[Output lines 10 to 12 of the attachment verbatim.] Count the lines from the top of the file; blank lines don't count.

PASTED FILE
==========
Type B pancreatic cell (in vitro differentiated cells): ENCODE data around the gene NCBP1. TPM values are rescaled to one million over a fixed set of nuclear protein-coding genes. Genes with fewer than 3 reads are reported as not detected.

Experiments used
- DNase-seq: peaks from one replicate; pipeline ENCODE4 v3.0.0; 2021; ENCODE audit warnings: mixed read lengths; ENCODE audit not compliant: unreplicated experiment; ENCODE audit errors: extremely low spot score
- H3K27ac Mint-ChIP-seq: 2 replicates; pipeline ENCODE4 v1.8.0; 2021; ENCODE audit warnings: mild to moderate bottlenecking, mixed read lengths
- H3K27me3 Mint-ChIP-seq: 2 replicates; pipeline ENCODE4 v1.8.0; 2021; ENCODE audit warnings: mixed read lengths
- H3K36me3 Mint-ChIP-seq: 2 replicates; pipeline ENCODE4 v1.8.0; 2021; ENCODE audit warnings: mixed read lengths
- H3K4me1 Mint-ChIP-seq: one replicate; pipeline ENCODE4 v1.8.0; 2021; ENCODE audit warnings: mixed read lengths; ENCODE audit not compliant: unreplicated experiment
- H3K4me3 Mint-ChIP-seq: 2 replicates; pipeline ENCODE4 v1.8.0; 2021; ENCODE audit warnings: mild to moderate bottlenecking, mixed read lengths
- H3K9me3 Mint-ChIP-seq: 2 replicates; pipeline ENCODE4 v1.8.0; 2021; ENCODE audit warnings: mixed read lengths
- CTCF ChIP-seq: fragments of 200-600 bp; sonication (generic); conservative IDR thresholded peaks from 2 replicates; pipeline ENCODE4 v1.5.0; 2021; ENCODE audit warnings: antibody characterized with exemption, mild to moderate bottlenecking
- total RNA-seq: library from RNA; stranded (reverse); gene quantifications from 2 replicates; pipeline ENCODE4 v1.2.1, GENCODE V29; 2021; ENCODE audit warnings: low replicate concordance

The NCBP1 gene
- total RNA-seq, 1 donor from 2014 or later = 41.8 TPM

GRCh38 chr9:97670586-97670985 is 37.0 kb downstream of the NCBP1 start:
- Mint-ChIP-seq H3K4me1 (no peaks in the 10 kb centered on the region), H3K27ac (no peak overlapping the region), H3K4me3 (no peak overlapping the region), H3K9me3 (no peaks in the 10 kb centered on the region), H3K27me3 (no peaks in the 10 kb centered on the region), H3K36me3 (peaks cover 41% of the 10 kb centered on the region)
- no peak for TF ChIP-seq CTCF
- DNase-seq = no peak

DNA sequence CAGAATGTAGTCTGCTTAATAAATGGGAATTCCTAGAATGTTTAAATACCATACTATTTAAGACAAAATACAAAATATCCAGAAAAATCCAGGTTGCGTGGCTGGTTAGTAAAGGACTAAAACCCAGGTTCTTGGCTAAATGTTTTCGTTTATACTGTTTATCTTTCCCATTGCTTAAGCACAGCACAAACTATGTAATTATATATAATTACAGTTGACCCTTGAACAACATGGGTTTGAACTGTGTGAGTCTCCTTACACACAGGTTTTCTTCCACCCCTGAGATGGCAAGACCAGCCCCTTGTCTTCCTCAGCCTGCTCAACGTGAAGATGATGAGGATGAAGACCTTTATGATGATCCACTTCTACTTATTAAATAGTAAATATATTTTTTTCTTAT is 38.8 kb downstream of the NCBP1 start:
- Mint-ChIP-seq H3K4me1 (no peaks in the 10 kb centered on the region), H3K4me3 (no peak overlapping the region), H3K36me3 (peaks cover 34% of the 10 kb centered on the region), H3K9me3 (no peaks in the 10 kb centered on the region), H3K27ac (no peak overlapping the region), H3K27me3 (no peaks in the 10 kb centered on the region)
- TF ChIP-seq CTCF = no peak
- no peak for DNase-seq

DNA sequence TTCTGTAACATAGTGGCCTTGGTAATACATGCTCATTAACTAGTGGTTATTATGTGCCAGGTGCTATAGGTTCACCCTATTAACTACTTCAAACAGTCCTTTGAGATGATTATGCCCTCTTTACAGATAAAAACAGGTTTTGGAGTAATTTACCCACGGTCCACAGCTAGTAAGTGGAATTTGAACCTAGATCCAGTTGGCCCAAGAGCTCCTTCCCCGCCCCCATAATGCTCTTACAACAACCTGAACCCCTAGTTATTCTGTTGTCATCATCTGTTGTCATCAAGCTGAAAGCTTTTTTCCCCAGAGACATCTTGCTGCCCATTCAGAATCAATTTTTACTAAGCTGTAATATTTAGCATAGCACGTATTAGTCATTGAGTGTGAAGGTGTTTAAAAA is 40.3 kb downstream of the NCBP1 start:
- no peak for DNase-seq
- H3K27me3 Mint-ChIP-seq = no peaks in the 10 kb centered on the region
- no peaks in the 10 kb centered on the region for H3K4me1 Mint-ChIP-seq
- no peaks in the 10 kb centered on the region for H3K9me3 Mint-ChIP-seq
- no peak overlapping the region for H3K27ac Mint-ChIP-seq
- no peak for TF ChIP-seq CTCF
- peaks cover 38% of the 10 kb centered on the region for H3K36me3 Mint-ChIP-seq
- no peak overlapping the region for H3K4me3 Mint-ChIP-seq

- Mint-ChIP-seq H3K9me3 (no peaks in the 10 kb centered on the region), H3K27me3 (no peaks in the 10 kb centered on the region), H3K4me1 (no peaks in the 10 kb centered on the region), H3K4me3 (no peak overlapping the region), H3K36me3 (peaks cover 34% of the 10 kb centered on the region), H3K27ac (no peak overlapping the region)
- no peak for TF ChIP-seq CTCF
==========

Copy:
- CTCF ChIP-seq: fragments of 200-600 bp; sonication (generic); conservative IDR thresholded peaks from 2 replicates; pipeline ENCODE4 v1.5.0; 2021; ENCODE audit warnings: antibody characterized with exemption, mild to moderate bottlenecking
- total RNA-seq: library from RNA; stranded (reverse); gene quantifications from 2 replicates; pipeline ENCODE4 v1.2.1, GENCODE V29; 2021; ENCODE audit warnings: low replicate concordance

The NCBP1 gene